Are gold mining stocks cheap? « TSI Blog

February 1, 2024

[This blog post is an excerpt from a recent commentary at speculative-investor.com]

The HUI peaked at over 600 way back in 2011 with the gold price about $100 lower than it is today. However, this provides no information whatsoever regarding the HUI’s current value or upside potential. The reason is that the average cost of mining gold is much higher now than it was in 2011. Due to the ever-increasing cost of mining gold, over time it takes a progressively higher gold price to justify the same level for the HUI. Putting it another way, due to the increasing costs of mining gold and building new gold mines, the price of the average gold mining share is in a long-term downward trend relative to the price of gold. An implication is that the HUI isn’t necessarily cheap today just because it happens to be more than 60% below its 2011 level.

Over periods of two years or less, however, the ratio of a gold mining index such as the HUI to the price of gold bullion can be indicative of whether gold stocks are cheap or expensive. This is because the average cost of mining gold usually doesn’t change by a lot over periods of less than two years.

The following daily chart of the HUI/gold ratio suggests that at the moment they are cheap. In particular, the chart shows that at the end of last week the HUI/gold ratio was near the bottom of its 2-year range — very close to where it bottomed in September-2022 and October-November-2023.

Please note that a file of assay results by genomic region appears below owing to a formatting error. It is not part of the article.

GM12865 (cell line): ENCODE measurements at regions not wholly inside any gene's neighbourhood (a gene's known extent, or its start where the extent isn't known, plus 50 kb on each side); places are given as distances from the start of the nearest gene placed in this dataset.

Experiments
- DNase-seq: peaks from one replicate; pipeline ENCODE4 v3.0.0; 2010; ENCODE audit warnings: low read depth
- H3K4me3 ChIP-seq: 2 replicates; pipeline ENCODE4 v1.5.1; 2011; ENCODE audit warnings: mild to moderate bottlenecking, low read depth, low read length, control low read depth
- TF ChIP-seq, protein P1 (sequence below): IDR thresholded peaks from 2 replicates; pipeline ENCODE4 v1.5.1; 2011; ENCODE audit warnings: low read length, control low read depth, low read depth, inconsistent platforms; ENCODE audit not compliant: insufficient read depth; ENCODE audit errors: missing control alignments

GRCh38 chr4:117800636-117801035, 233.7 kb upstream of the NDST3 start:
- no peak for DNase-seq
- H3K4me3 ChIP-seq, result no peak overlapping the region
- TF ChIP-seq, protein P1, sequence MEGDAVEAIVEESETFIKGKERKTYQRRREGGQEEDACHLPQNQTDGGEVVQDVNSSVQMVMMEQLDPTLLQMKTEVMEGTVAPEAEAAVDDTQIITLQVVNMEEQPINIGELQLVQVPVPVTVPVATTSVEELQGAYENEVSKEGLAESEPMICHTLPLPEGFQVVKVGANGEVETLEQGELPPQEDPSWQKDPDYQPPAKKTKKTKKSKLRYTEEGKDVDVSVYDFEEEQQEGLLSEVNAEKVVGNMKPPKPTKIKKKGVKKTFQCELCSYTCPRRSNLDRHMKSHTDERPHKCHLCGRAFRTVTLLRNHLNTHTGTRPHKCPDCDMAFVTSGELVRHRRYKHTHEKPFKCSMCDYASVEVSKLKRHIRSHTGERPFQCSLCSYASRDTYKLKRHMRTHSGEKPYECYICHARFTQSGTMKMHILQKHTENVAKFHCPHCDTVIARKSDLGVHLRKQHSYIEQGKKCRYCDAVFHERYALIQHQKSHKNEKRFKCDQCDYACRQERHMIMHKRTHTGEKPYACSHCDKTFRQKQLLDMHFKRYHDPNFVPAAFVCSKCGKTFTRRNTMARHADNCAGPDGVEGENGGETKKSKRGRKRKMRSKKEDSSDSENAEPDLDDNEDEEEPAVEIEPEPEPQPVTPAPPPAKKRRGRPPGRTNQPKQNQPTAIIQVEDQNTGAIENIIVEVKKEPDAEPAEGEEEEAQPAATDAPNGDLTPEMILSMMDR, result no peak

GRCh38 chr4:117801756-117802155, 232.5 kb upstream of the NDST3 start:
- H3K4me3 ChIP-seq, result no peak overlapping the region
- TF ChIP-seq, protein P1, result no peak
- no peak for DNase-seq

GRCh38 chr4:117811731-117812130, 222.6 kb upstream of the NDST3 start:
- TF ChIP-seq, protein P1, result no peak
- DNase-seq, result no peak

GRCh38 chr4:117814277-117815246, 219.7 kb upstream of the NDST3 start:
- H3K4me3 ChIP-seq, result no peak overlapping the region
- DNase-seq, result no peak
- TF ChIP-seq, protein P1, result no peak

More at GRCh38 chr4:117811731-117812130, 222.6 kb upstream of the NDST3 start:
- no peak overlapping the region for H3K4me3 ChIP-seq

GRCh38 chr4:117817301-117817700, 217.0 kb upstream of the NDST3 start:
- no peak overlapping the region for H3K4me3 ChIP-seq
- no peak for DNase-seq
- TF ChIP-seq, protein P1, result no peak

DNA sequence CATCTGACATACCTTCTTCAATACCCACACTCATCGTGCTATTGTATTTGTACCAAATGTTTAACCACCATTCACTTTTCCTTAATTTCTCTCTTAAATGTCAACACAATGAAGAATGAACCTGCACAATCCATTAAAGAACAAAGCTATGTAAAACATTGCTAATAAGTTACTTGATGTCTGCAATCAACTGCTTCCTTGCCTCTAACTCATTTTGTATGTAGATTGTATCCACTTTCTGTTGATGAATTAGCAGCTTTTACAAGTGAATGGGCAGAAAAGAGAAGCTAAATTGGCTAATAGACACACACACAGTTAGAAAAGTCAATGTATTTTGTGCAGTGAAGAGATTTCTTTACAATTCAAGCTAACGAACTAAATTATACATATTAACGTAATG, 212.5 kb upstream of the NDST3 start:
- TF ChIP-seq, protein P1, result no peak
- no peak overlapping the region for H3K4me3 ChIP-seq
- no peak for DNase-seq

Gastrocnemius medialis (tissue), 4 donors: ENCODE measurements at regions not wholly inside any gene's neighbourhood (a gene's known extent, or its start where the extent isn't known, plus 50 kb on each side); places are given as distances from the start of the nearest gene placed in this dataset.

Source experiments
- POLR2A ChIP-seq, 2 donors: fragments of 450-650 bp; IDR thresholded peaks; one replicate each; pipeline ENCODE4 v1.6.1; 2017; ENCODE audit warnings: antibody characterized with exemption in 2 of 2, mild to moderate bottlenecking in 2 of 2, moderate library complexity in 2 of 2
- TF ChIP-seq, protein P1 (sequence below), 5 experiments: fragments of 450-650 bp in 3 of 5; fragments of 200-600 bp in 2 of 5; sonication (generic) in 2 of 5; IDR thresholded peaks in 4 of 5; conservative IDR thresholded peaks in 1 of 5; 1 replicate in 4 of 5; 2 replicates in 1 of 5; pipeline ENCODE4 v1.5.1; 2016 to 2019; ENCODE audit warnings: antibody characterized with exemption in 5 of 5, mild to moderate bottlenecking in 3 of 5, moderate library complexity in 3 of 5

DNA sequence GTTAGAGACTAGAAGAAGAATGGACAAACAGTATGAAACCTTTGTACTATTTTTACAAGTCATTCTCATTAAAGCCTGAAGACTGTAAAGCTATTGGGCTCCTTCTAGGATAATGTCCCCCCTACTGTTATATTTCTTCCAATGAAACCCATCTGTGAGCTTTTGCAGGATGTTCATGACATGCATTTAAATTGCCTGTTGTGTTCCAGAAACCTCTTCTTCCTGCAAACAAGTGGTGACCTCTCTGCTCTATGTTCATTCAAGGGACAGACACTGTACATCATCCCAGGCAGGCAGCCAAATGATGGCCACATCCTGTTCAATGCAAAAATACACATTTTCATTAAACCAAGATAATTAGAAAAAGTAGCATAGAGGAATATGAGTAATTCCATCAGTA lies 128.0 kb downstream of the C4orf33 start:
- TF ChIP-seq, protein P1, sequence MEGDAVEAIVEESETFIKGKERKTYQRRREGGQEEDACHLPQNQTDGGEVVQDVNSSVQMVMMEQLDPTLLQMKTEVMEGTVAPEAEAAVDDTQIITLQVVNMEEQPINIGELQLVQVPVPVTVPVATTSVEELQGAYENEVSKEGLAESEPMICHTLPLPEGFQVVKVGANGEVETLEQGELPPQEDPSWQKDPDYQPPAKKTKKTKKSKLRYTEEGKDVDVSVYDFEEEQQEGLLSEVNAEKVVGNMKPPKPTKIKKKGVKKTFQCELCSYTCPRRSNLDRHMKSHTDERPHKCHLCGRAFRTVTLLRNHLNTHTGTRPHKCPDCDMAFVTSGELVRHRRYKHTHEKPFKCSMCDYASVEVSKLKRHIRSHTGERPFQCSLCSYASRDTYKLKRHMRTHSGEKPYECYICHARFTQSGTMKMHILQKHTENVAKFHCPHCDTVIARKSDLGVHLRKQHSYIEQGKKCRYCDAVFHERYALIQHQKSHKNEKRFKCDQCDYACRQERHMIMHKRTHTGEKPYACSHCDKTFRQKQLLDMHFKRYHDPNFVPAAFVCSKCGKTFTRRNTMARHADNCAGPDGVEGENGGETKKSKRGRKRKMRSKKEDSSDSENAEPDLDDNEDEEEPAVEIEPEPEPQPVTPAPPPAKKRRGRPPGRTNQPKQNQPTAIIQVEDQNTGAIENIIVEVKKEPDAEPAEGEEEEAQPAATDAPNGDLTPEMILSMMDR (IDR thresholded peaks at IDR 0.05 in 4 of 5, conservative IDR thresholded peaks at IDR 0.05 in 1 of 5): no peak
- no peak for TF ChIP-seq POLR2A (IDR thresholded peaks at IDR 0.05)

This doesn’t mean that a substantial rally is about to begin. On the contrary, in the absence of a major geopolitical scare we doubt that there will be anything more than a countertrend rebound over the next few weeks. This is because the risk-on trend is still very much intact in the stock market, the gold/oil ratio has begun to trend downward due to temporary strength in the oil market and a downward correction in the bond market has not yet run its course. What it means is that in the short-term there is not much additional scope for gold mining stocks to weaken relative gold.

By the way, we did not expect that the HUI/gold ratio would re-visit its 2022-2023 lows at this time. Our expectation was for a normal correction from the late-December high, which would have taken the HUI/gold ratio no lower than its 40-day MA (the blue line on the chart) before the short-term upward trend resumed.

Gold mining stocks also look cheap at the moment relative to general mining stocks. This is evidenced by the following chart, which shows that the GDX/XME ratio has almost dropped back to its lows of 2022 and 2023 even though gold has been trending upward relative to the Industrial Metals Index (GYX) since the first half of 2022. The comparison of the GDX/XME ratio and the gold/GYX ratio suggests that gold stocks have some catching up to do.

A cycle peak for the GDX/XME ratio is ‘due’ this year, so the catching-up should begin soon. We suspect that gold mining stocks will reach their next cycle peaks relative to general mining stocks in the same way that a character in an Ernest Hemmingway novel described how he went bankrupt: “Gradually and then suddenly.”

So, a reasonable argument can be made that gold mining stocks, as a group, are cheap right now. At least, on an intermediate-term basis they are cheap relative to gold bullion and general mining stocks. This provides no information about likely performance over the next few weeks but creates a good set-up for large gains to be made within the next six months.

About Jacqui

February 1, 2024